Through the wood young Morland mounted silently, screwing himself up to put things to the touch. Noel too mounted silently, thinking: 'I will kiss him if he kisses me!' Eagerness, and a sort of languor, were running in her veins; she did not look at him from under her shady hat. Sun light poured down through every chink in the foliage; made the greenness of the steep wood marvellously vivid and alive; flashed on beech leaves, ash leaves, birch leaves; fell on the ground in little runlets; painted bright patches on trunks and grass, the beech mast, the ferns; butterflies chased each other in that sunlight, and myriads of ants and gnats and flies seemed possessed by a frenzy of life. The whole wood seemed possessed, as if the sunshine were a happy Being which had come to dwell therein. At a half-way spot, where the trees opened and they could see, far below them, the gleam of the river, she sat down on the bole of a beech-tree, and young Morland stood looking at her. Why should one face and not an other, this voice and not that, make a heart beat; why should a touch from one hand awaken rapture, and a touch from another awaken nothing? He knelt down and pressed his lips to her foot. Her eyes grew very bright; but she got up and ran on--she had not expected him to kiss her foot. She heard him hurrying after her, and stopped, leaning against a birch trunk. He rushed to her, and, without a word spoken, his lips were on her lips. The moment in life, which no words can render, had come for them. They had found their enchanted spot, and they moved no further, but sat with their arms round each other, while the happy Being of the wood watched. A marvellous speeder-up of Love is War. What might have taken six months, was thus accomplished in three weeks.

A short hour passed, then Noel said:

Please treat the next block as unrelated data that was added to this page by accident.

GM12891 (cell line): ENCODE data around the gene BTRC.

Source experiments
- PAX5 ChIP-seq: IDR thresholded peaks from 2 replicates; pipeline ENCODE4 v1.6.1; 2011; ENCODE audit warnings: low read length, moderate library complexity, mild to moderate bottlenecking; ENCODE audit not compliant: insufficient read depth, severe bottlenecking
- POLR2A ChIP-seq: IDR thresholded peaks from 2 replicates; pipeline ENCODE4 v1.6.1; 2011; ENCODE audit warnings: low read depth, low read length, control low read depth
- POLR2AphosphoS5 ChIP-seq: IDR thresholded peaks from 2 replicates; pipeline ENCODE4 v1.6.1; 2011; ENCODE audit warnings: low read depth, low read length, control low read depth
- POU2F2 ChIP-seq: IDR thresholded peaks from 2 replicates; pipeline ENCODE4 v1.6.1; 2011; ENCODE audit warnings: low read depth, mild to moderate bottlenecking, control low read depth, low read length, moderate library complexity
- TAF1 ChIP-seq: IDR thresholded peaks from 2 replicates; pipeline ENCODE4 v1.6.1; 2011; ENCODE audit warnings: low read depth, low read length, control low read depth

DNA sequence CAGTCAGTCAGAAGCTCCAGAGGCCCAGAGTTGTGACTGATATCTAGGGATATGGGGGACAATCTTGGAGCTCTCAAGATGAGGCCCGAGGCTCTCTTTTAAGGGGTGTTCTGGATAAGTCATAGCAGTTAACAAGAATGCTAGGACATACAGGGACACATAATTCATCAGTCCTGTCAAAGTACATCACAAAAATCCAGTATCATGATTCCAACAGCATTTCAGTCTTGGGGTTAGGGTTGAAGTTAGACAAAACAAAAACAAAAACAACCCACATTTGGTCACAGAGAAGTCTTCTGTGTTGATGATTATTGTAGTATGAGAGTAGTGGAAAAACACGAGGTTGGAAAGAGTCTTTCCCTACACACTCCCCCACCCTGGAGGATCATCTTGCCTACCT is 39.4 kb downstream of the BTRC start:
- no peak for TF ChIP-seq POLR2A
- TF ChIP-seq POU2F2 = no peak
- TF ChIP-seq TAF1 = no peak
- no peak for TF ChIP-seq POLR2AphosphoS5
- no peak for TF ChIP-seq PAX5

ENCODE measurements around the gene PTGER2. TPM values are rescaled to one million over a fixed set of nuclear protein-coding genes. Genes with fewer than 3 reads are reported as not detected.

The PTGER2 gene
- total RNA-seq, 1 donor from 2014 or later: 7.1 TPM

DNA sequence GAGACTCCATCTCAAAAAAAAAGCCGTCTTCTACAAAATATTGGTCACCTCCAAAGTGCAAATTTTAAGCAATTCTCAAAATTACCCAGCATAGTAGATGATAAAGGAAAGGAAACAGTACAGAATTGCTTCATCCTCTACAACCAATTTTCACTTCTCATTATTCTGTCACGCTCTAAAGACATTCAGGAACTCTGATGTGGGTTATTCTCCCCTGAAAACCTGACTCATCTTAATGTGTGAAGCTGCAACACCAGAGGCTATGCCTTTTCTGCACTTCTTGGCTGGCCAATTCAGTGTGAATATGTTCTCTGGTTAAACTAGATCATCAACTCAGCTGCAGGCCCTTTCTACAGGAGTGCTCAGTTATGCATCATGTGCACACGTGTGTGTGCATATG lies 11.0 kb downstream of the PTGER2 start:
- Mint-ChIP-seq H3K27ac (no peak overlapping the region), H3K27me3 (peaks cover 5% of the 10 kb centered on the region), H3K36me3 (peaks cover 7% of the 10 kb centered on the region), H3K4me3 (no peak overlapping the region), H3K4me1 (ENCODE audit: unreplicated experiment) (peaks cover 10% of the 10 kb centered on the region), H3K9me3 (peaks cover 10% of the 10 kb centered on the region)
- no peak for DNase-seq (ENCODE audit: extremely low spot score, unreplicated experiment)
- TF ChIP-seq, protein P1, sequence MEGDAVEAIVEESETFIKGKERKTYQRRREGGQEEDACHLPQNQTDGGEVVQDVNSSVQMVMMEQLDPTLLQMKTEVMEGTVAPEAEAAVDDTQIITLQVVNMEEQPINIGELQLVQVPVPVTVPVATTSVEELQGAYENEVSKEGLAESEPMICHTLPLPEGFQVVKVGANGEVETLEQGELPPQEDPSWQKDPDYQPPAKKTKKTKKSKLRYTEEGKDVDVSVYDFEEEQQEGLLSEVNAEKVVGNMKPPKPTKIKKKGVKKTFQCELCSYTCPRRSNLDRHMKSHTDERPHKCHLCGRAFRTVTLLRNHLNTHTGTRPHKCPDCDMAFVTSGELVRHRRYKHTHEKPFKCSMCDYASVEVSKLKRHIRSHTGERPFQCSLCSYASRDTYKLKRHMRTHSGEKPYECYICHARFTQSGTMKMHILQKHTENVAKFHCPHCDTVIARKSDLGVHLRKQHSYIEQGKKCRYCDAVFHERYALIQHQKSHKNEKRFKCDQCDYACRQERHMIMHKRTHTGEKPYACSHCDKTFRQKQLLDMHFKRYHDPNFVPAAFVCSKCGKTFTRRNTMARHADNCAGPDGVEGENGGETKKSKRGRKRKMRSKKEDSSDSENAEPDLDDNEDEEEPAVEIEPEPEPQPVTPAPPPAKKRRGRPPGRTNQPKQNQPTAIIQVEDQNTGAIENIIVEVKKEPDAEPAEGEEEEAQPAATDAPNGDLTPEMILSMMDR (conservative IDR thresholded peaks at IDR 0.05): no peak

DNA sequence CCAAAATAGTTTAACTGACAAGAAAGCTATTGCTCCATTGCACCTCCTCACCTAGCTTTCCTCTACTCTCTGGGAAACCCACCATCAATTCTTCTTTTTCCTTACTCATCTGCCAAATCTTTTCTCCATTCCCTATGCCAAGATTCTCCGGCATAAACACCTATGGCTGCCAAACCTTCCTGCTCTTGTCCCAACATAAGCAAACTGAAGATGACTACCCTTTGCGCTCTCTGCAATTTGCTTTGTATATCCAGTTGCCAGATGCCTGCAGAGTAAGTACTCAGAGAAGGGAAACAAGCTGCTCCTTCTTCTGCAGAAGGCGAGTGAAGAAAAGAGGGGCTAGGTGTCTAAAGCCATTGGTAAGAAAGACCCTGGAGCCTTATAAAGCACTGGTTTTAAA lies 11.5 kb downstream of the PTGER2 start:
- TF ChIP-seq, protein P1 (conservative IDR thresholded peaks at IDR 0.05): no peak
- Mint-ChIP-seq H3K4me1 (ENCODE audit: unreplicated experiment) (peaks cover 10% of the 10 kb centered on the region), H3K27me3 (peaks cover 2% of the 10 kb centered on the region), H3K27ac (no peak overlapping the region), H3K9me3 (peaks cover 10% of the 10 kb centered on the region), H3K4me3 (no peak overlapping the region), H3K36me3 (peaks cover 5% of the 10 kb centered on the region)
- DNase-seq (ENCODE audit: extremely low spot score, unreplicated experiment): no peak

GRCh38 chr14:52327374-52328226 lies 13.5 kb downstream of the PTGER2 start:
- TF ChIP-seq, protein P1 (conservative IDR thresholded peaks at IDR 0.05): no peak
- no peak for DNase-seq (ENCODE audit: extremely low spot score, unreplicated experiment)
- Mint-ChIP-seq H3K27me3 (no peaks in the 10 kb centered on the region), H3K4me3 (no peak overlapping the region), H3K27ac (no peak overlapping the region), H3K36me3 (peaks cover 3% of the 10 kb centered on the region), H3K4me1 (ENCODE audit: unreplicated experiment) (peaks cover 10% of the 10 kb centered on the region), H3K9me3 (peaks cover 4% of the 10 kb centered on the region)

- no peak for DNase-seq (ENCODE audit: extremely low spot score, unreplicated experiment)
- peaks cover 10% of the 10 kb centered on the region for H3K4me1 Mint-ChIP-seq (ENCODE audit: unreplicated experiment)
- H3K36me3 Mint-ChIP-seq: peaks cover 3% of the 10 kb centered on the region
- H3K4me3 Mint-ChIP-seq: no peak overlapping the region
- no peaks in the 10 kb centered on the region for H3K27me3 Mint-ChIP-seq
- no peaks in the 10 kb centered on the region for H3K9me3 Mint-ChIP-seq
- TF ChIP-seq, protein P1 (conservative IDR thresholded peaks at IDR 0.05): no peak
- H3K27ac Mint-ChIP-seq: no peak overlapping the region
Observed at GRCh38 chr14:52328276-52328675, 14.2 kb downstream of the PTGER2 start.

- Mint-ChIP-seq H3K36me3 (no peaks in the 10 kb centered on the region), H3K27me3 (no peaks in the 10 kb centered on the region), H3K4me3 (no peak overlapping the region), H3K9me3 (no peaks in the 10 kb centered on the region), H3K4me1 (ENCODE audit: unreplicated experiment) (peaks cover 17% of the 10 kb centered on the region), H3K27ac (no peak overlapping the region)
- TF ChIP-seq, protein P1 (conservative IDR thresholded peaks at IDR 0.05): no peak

"I must tell Daddy, Cyril. I meant to tell him something this morning, only I thought I'd better wait, in case you didn't."

Morland answered: "Oh, Noel!" It was the staple of his conversation while they sat there.

Again a short hour passed, and Morland said:

"I shall go off my chump if we're not married before I go out."

"How long does it take?"

"No time, if we hurry up. I've got six days before I rejoin, and perhaps the Chief will give me another week, if I tell him."

"Poor Daddy! Kiss me again; a long one."

When the long one was over, she said:

"Then I can come and be near you till you go out? Oh, Cyril!"

"Oh, Noel!"

"Perhaps you won't go so soon. Don't go if you can help it!"

"Not if I can help it, darling; but I shan't be able."

"No, of course not; I know."

Young Morland clutched his hair. "Everyone's in the same boat, but it can't last for ever; and now we're engaged we can be together all the time till I've got the licence or whatever it is. And then--!"

"Daddy won't like our not being married in a church; but I don't care!"

Looking down at her closed eyes, and their lashes resting on her cheeks, young Morland thought:

'My God! I'm in heaven!'

Another short hour passed before she freed herself.

"We must go, Cyril. Kiss me once more!"

It was nearly dinner-time, and they ran down. 4

Edward Pierson, returning from the Evening Service, where he had read the Lessons, saw them in the distance, and compressed his lips. Their long absence had vexed him. What ought he to do? In the presence of Love's young dream, he felt strange and helpless. That night, when he opened the door of his room, he saw Noel on the window-seat, in her dressing-gown, with the moonlight streaming in on her.

"Don't light up, Daddy; I've got something to say."